In the exemplary embodiment, an intermediate air zone 46 is defined proximate multi-function burner 100 within primary combustion zone 22. Alternatively, intermediate air zone 46 may be defined downstream from, and/or upstream from, primary combustion zone 22. In the exemplary embodiment, intermediate air zone 46 is an air staging zone when multi-function burner 100 is used for air injection, and intermediate air zone 46 forms a portion of primary combustion zone 22 when multi-function burner 100 is used similarly to burners 36.

Combustion gases 34 flow from primary combustion zone 22 and/or intermediate air zone 46 towards reburning zone 24. In reburning zone 24, a predetermined amount of reburn fuel 48 is injected through a reburn fuel inlet 50. Reburn fuel 48 is supplied to inlet 50 from a reburn fuel source 28. Although reburn fuel 48 and fuel 12 are shown as originating at a different sources 14 and 28, reburn fuel 48 may be supplied from the same source (not shown) as fuel 12. In one embodiment reburn fuel 48 is a different type of fuel than fuel 12. For example, fuel 12 entering from main fuel source 14 may be, but is not limited to being, pulverized coal, and reburn fuel 48 entering from reburn fuel source 28 may be natural gas. Alternatively, any suitable combination of fuel 12 and/or 48 that enables system 10 to function as described herein may be injected into furnace 16. In the exemplary embodiment, the amount of reburn fuel 48 injected is based on achieving a desired stoichiometric ratio within reburning zone 24. More specifically, in the exemplary embodiment, an amount of reburn fuel 48 is injected to create a fuel-rich environment in reburning zone 24.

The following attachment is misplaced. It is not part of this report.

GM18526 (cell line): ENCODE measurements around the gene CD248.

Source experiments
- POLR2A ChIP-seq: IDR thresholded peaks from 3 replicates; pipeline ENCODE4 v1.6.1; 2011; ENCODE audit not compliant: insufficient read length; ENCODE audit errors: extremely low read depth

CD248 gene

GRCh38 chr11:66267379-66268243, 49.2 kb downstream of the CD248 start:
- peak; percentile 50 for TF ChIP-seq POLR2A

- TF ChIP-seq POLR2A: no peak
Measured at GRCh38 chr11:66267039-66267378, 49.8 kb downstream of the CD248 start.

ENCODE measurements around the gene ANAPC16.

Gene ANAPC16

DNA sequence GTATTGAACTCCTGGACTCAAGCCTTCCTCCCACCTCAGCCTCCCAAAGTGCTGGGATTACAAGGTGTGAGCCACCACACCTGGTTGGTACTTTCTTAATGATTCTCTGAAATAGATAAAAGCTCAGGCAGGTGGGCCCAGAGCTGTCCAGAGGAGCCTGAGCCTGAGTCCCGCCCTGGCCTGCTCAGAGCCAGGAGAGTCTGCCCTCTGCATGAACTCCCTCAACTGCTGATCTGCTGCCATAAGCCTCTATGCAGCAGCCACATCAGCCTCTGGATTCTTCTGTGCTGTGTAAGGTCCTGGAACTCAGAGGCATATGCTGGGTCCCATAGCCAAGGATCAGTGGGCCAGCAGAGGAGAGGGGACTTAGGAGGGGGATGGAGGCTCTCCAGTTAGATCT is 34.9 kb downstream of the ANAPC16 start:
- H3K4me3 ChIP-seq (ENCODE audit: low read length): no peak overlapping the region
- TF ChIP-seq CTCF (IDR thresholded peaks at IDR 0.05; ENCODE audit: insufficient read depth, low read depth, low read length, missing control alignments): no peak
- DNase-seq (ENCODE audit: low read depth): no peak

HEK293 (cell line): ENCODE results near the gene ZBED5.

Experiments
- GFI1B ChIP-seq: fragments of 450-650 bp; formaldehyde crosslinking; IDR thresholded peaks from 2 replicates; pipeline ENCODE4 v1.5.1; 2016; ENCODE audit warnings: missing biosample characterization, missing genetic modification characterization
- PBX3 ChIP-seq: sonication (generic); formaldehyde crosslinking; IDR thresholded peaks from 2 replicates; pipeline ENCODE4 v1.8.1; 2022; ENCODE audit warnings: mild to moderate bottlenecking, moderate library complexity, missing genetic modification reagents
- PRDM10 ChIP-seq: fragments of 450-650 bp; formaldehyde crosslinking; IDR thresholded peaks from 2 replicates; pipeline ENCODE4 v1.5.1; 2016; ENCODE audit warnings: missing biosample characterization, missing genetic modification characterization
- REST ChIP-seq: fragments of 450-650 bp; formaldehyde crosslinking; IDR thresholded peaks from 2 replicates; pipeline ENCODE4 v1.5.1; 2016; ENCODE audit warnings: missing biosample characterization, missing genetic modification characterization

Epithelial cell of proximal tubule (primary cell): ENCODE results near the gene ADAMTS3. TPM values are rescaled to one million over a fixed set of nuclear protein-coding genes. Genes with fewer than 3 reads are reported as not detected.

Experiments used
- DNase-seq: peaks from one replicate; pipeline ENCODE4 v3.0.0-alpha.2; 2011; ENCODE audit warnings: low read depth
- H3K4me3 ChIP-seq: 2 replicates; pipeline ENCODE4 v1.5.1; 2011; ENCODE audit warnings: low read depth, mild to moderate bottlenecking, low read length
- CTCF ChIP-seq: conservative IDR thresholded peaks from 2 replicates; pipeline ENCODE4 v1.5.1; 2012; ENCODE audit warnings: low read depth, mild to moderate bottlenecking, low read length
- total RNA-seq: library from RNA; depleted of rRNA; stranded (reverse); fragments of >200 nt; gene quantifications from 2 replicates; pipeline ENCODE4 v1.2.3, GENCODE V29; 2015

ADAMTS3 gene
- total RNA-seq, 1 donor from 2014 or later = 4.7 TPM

Combustion gases 34 flow from reburning zone 24 into burnout zone 26. In the exemplary embodiment, overfire air 52 is injected into burnout zone 26 through an overfire air inlet 54, and a predetermined quantity of overfire air 52 is injected into burnout zone 26. In the exemplary embodiment, overfire air inlet 54 is in flow communication with air source 32 via an overfire air regulation device 56. Alternatively, overfire air 52 may be supplied to system 10 through a source (not shown) that is separate from air source 32. The quantity of overfire air 52 supplied is selected based on achieving a desired stoichiometric ratio within burnout zone 26. More specifically, in the exemplary embodiment, the quantity of overfire air 52 supplied is selected to facilitate completing combustion of fuel 12 and reburn fuel 48, which facilitates reducing pollutants in combustion gas 34, such as, but not limited to, nitrogen oxides, NOx, and/or carbon monoxide, CO.